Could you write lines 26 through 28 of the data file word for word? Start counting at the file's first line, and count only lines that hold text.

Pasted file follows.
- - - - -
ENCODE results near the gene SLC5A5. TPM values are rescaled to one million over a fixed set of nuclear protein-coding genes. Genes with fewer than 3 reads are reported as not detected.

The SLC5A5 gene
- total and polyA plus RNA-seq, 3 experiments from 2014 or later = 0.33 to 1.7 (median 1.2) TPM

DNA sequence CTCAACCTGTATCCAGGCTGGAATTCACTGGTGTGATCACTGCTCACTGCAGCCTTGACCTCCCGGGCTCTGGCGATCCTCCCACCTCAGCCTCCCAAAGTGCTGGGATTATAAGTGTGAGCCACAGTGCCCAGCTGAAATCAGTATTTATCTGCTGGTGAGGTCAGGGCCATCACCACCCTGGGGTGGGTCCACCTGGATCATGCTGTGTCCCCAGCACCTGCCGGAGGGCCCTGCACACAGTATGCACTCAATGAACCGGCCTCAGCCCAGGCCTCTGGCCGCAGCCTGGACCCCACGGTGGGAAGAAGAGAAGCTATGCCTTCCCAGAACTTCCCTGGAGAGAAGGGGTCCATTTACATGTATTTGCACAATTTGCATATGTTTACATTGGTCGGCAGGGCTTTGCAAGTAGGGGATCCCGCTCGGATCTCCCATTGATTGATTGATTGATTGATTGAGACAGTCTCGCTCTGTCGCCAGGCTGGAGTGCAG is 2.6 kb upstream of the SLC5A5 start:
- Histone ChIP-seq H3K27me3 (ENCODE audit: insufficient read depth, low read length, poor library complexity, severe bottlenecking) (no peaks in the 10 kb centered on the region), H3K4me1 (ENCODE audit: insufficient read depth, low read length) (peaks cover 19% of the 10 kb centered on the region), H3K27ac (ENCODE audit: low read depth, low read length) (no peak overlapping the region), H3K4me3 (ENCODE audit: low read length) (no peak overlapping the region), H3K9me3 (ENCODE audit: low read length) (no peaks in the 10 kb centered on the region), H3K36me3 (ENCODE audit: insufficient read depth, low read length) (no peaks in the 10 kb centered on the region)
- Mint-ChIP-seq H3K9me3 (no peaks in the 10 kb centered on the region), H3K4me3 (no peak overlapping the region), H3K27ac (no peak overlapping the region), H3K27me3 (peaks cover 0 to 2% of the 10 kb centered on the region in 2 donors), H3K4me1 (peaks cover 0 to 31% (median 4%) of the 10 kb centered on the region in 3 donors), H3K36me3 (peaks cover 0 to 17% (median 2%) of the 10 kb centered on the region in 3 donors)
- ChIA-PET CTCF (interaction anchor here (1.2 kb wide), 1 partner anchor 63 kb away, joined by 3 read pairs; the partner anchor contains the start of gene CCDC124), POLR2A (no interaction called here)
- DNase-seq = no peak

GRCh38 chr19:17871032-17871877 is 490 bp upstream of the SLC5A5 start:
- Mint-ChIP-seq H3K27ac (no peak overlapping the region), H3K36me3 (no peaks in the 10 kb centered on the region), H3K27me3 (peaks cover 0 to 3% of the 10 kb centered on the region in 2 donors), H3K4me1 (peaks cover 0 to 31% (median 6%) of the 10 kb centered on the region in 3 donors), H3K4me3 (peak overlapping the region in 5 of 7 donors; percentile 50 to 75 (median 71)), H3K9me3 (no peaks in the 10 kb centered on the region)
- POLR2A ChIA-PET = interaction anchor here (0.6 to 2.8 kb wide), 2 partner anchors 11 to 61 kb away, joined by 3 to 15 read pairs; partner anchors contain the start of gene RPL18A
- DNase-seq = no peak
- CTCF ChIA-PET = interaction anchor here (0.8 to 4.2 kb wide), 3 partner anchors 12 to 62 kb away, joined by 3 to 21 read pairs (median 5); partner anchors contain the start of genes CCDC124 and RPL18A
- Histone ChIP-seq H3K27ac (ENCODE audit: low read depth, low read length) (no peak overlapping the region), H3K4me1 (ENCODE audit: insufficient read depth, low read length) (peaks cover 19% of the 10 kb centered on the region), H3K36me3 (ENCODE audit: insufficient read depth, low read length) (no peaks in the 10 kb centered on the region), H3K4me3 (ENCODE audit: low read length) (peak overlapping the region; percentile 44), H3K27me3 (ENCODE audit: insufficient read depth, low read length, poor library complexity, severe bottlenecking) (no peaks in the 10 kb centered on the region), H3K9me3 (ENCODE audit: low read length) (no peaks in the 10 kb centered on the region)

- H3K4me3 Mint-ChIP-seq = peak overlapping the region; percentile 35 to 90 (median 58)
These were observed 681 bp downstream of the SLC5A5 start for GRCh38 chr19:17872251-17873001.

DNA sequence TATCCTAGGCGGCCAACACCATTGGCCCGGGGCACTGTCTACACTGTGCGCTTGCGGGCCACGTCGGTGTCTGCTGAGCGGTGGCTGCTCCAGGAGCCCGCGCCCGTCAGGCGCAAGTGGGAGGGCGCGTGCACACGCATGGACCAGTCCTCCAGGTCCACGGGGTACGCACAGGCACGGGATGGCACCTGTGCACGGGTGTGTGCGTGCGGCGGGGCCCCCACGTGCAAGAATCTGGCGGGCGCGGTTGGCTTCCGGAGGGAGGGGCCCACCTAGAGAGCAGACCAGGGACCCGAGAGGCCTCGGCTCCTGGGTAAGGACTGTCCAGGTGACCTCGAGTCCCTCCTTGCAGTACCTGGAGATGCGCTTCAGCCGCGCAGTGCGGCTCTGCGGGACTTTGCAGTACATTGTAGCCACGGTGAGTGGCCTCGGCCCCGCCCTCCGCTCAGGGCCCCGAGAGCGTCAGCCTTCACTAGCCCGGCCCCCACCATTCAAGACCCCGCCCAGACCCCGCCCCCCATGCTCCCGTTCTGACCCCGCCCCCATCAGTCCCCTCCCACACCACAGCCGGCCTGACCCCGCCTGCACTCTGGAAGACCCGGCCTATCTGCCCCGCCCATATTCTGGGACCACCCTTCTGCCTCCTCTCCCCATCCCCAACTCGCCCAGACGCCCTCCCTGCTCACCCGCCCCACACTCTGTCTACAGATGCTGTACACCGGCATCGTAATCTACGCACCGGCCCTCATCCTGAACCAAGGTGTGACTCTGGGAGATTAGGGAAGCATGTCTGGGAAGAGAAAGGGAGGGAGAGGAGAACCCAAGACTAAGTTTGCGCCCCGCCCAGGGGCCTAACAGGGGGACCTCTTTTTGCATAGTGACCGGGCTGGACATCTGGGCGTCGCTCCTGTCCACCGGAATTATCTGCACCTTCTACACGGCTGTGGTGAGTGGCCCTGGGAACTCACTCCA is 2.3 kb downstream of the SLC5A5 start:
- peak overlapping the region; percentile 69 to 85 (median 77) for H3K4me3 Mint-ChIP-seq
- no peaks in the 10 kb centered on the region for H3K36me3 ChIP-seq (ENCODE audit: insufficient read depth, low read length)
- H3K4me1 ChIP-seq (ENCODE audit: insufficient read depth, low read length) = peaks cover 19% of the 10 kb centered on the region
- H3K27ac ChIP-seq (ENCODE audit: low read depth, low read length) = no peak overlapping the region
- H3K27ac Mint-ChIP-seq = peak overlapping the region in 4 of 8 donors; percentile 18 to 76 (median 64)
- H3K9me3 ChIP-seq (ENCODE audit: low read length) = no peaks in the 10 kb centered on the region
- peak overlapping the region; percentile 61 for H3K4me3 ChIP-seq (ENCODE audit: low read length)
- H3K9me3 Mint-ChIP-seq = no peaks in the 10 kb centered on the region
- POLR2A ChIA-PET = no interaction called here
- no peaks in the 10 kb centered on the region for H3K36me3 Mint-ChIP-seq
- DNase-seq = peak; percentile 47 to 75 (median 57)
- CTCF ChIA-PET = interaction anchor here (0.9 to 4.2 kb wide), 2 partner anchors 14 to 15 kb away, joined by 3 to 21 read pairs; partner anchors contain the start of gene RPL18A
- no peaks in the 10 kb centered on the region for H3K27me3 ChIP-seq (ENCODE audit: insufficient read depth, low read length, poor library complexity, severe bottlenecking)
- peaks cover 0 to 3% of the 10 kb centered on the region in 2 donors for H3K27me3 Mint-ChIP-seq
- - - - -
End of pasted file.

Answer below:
- POLR2A ChIA-PET = no interaction called here
- no peaks in the 10 kb centered on the region for H3K36me3 Mint-ChIP-seq
- DNase-seq = peak; percentile 47 to 75 (median 57)